Economics, Gratitude, and Gains from Trade
Which raises an interesting question at the intersection of economics, emotions and etiquette. On net, who was doing whom a favor?
On the one hand, I had provided a talk in exchange for being put up for one night at a nice hotel, quite a lot less than other people have paid me for talks and, I suspect, less than Cato has often paid other people for talks. From that standpoint they were substantially in my debt; getting one of their people to give me a ride, while very nice, was not really enough to reverse the obligation.
On the other hand, they were providing me an audience for a talk intended to raise interest in my book. Not only did they sell a bunch of copies, one of the people who attended wrote a brief piece for Slate about the event, which is probably why the book's rating on Amazon shot up the next day. I expect I would have given them the talk even if they hadn't provided a hotel room; I have friends in the area who would have been willing to put me up. So, from that standpoint, I was already in their debt even before one of their people spent a fair part of his day driving me to Charlottesville and himself back.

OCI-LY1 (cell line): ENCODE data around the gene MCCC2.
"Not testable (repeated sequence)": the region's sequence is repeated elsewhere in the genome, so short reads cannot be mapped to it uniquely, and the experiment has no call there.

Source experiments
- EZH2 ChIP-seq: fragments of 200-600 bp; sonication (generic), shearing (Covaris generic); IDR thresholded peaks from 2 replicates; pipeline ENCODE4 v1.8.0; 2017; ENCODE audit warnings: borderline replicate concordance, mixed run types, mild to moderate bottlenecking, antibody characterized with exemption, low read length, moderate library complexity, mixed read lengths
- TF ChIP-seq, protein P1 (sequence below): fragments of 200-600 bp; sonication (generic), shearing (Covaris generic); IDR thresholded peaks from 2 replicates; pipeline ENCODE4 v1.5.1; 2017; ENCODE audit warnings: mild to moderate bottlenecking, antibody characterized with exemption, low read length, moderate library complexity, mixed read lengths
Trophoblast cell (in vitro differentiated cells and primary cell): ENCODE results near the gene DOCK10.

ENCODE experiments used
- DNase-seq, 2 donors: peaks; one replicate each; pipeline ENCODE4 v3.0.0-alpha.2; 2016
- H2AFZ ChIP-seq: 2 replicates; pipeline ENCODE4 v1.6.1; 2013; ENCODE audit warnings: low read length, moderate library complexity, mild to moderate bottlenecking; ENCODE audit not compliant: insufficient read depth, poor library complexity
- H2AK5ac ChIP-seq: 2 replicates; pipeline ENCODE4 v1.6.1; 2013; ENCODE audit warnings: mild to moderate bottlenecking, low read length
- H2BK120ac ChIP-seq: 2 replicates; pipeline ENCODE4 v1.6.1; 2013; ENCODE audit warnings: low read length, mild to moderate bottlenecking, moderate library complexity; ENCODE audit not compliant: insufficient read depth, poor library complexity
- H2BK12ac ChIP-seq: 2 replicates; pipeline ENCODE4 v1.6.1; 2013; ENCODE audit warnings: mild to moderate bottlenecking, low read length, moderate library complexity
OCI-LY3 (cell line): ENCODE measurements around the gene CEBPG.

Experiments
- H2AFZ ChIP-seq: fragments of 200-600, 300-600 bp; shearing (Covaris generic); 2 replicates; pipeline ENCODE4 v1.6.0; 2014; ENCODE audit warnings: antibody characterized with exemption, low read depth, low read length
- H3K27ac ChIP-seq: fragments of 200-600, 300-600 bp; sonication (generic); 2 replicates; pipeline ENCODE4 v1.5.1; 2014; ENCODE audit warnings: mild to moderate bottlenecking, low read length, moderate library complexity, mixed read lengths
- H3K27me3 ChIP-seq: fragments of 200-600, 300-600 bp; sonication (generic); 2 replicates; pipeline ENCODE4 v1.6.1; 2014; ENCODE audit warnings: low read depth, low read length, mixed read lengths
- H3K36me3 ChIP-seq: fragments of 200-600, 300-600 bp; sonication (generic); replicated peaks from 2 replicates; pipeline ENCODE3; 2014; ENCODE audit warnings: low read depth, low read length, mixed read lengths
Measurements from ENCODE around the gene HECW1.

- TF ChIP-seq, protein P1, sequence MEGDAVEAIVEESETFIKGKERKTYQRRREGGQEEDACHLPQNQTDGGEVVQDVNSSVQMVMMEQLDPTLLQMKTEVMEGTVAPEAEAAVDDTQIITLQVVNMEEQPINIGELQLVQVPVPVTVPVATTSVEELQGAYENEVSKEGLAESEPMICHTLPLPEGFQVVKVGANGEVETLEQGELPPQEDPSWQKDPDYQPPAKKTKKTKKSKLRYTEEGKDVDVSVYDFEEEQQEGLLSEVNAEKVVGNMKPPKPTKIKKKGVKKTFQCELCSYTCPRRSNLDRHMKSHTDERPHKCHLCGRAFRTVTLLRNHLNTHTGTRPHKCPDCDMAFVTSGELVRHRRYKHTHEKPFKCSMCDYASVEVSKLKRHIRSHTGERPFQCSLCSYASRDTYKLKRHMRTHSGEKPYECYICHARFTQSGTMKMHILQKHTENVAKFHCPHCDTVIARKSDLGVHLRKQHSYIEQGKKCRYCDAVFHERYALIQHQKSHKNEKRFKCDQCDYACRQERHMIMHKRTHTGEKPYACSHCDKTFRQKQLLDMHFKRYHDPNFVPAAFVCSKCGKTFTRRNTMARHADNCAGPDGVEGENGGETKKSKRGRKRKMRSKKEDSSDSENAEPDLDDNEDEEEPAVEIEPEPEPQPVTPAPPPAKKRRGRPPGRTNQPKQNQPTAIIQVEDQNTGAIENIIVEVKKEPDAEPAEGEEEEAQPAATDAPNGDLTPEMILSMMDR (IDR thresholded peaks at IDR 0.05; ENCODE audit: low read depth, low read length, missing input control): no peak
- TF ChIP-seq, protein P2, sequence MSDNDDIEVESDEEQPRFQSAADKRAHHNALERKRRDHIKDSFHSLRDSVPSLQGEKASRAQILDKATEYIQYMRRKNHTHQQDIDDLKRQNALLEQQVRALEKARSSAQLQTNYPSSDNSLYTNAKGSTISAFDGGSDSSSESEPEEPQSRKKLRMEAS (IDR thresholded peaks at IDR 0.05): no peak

The source of the problem, as any economist could see, is gains from trade. Almost certainly, both Cato and I were better off from the original transaction. Hence both arguments offered above are right—and wrong.
My conclusion is that we should both feel grateful, each to the other. That approach, not only in this case but more generally, strikes me as the best approach to individual happiness and social harmony.